By ensuring the internal mechanisms of your greenhouse are solid, you can rest assured that you have a functioning greenhouse from when the outside temperature begins to drop below zero.
Other than trying to set up your greenhouse for the upcoming spring and summer months, you can make the most out of your greenhouse during the winter time as well.
Keep reading for some tips regarding how to heat up your greenhouse during the winter time as well as recommended vegetables to grow during the winter months.
For those who live in extremely cold climates, you may need to take extra precautionary measures towards insulating your greenhouse. This ensures that your plants remain as warm as possible, so the outside cold does not affect their well-being.
Even though an immense amount of sun will filter through your greenhouse during the daytime, you can’t expect it to remain that warm when night time comes around.
In fact, if your greenhouse is uninsulated, you run the risk of having your plants freeze overnight the first instance that the temperature reaches below freezing.
A solution to this issue comes in the form of a heating system.
You should consider investing in an electric circuit heater that has a voltage measuring around 220-volts. Another option that may suffice is a small oil heater or gas heater, but these require a more thorough installation process.
To install a gas or oil heater, you have to set them up through a masonry wall, so you'll most likely need a professional to do this for you.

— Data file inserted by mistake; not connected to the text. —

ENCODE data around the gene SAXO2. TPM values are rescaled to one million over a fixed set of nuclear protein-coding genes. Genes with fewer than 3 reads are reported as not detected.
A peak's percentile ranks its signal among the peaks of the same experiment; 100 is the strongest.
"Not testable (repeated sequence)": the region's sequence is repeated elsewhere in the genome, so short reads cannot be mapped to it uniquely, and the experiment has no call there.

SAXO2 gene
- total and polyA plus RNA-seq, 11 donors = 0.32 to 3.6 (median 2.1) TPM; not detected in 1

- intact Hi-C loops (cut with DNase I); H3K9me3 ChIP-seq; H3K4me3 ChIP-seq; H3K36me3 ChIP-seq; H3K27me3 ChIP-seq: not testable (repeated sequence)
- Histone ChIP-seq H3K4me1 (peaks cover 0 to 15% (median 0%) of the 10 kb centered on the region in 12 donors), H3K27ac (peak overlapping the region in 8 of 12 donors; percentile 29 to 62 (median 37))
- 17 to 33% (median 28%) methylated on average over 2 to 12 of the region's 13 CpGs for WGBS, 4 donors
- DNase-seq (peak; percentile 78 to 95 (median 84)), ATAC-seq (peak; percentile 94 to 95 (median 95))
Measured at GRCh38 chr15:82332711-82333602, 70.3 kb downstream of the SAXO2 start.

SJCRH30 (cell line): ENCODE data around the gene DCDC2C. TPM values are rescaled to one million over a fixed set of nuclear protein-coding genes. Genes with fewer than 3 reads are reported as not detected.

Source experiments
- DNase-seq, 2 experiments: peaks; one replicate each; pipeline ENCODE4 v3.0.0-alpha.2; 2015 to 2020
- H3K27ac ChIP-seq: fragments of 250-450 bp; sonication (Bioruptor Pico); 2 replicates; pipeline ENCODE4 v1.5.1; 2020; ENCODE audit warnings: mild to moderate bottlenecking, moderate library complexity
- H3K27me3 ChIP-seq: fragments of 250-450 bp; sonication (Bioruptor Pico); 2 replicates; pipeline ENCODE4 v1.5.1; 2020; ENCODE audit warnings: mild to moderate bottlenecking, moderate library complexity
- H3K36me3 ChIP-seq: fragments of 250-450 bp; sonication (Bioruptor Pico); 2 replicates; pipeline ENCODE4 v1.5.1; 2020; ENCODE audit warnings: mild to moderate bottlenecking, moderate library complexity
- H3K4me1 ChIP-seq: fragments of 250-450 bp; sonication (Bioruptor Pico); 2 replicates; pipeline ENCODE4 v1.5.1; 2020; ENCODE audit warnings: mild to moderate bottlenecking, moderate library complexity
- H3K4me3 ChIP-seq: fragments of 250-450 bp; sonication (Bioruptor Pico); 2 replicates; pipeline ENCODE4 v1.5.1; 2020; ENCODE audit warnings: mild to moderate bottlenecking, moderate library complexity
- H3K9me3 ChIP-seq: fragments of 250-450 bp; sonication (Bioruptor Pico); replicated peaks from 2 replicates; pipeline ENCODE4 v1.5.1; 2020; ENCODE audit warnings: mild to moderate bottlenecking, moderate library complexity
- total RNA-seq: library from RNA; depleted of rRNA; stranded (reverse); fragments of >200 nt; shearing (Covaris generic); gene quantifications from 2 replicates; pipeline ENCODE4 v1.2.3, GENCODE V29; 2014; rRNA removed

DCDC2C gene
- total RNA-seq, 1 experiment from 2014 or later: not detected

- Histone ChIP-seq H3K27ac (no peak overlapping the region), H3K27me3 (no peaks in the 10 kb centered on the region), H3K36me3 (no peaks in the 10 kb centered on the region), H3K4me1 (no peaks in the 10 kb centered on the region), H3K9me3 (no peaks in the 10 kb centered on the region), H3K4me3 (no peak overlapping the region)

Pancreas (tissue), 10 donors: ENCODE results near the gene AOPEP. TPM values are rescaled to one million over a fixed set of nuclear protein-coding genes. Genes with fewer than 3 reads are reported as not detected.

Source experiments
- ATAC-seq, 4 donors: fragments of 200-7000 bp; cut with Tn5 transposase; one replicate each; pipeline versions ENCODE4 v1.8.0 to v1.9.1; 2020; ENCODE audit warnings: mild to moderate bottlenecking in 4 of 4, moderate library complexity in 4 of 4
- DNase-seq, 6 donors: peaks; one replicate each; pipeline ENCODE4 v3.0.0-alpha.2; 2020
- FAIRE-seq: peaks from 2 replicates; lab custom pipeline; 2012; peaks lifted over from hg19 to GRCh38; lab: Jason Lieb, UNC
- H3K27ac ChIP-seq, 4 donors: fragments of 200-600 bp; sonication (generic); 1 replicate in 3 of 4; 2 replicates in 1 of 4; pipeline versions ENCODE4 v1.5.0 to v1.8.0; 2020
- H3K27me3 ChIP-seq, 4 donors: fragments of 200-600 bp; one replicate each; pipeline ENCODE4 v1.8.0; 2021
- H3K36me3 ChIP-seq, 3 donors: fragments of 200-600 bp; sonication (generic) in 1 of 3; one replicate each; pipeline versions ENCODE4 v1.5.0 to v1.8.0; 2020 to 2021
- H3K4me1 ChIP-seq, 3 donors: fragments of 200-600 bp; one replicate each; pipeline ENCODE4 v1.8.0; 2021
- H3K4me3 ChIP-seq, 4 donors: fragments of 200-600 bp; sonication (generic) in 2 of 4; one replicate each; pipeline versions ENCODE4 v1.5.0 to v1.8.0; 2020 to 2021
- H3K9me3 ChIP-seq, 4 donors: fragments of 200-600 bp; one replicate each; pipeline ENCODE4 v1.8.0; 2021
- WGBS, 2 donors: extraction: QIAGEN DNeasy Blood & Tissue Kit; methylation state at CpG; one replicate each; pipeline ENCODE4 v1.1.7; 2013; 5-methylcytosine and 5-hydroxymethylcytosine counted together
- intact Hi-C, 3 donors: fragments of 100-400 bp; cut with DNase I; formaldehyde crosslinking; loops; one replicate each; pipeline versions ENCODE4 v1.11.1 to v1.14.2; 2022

If none of the options above grab your attention, then you can opt out to use solar heaters. Solar heaters are uniquely designed just for greenhouses so that you won't run into any issues using them as a heat source.
You can also decide on installing radiant heat lamps along with soil heating cables, which are a more cost-effective method of keeping your plants warm during those harsh winter months.
You’ll have to hang radiant heat lamps over your plants to have them positively affect your plants. When you combine the warmth emitted from both the radiant heat lamps and the soil heating cables, you have a higher chance of growing a successful winter harvest.
As a side note, so your greenhouse does not burn down, you need to make sure that whatever heating system you decide on using comes built with an automatic shut off feature.
You can take additional measures to ensure your plants stay warm by placing rocks inside your greenhouse to absorb the heat of the sun. This heat will them get absorbed by your plants during the winter evenings.
If you’re wondering as to what is a friendly vegetable to grow during the winter time in your greenhouse, we have compiled a list for you to use as a guide. Keep in mind that these are not the only options you should limit yourself to.
You now have enough sufficient information regarding greenhouses in winter that “how to use a greenhouse in winter?” is no longer a question you’ll have.
In fact, you should feel at ease setting up your greenhouse for the harsh winter months to come and still have some vegetables at the end of it all.
If you have questions or comments, you should leave them below. We will make sure to answer any questions you may have in full detail.